You need clues. You need time. You need a motive. You won’t have any of them. When a whole family is murdered in Stockholm, Detective Inspector Joona Linna knows there is only one person who can help find the perpetrator. Erik Maria Bark, retired hypnotist, is called in to work with Josef Ek, a fifteen-year-old boy who witnessed the brutal murder of his family.
Following a series of accusations by his patients, Erik is reluctant to return to his craft but makes an exception for Joseph Ek. As he delves deep into the boy's mind, he discovers that Josef murdered his own family on the orders of his sister Evelyn. When Joona and Erik journey deep into the woods to find Evelyn, she admits that she was abused by her brother for many years. When she refused to submit to him, he took revenge on the entire family. When Josef escapes from custody and Erik's only son Benjamin disappears from the family home, Erik is thrust into a world of violence and gang warfare, forcing him to revisit his past to discover the truth.
©2011 Lars Keplar (P)2011 HarperCollins Publishers Limited
It is hard to decide which is worse: the book or the terrible narrator butchering the book.
I guess what could make this a 4 or 5 star listening experience for me is if the publiisher were to include a 20 minute clip of the narrator being exposed to 500.000 Volt electrical pulses at a rate of about 4 Hz. I think the screams of pain might, somehow, help me forget wasting a credit on this book.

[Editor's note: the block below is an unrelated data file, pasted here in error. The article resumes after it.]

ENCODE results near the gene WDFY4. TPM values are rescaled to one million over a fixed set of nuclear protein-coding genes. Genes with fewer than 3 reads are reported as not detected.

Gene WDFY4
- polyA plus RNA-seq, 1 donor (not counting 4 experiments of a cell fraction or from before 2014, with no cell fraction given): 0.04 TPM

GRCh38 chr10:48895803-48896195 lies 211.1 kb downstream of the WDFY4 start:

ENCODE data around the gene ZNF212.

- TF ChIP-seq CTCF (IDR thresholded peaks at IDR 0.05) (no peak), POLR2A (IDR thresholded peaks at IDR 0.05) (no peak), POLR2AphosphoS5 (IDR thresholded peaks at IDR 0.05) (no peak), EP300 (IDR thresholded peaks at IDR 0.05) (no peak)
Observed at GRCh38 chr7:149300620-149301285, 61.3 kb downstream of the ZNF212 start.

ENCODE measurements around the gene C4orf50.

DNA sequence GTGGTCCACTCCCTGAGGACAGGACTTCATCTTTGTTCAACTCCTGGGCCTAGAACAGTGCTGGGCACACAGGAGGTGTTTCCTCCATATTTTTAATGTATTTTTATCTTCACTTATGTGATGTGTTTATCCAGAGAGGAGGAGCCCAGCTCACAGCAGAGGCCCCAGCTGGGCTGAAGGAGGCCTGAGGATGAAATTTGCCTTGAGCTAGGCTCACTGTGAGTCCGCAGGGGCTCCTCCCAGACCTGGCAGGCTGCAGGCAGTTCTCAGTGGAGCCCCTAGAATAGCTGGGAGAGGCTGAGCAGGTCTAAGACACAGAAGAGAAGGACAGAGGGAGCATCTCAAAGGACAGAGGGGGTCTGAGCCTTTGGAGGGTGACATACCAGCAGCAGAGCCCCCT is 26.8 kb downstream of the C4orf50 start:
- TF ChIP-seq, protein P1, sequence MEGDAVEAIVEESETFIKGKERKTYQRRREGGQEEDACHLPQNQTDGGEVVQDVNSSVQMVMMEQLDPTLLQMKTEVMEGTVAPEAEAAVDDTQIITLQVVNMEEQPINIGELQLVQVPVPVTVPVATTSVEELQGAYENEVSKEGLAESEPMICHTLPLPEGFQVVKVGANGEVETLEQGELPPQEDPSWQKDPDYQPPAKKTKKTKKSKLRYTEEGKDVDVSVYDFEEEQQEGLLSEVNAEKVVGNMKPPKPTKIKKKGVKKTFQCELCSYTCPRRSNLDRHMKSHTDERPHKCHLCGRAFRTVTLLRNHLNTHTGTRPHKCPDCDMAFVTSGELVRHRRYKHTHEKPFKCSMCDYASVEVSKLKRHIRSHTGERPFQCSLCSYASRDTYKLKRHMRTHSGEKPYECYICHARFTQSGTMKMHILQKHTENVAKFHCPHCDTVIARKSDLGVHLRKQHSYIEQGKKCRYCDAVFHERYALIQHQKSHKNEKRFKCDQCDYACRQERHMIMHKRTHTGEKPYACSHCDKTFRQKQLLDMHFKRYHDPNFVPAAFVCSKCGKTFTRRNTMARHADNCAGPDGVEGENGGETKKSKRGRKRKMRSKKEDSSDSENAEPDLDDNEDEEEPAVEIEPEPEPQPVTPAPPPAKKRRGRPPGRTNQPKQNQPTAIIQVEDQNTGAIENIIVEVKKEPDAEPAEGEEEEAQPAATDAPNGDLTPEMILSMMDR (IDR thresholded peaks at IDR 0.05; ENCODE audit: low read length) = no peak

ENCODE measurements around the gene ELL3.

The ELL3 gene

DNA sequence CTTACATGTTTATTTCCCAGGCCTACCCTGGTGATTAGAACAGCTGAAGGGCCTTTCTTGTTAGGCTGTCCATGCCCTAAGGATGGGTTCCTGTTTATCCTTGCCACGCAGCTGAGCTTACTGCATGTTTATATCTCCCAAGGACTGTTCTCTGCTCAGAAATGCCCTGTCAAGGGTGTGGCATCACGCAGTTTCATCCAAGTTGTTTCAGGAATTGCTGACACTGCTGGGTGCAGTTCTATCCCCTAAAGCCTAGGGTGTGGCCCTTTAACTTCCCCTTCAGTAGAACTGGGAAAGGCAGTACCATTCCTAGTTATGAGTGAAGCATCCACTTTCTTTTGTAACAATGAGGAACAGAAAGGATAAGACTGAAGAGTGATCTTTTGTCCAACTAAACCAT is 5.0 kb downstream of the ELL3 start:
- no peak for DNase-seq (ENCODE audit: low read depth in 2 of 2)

Not something narrated by Mr. Riley or written by "The Keplers".
I think I clarified this in an earlier comment.
All of them. I'd cut them out and hand them over to Sonny Moore so he can mangle them into his next dubstep track.
Make Jo Nesbø bring back Harry Hole.
I loved the voice chosen for Joona Linna - just for that I might re-listen to some of the book. On the other hand, I failed to really connect with the story. Somehow it felt clinical and dispassionate to me. Maybe it is because the point of view of the narration is not clearly defined, which leaves me floating while reading it. There are books the capture and engage my imagination. Where I get attached to the characters and hope the story never ends, this did unfortunately not happen with the Hypnotist. Especially the long description of Eriks sessions with hist mental patients felt rather long.
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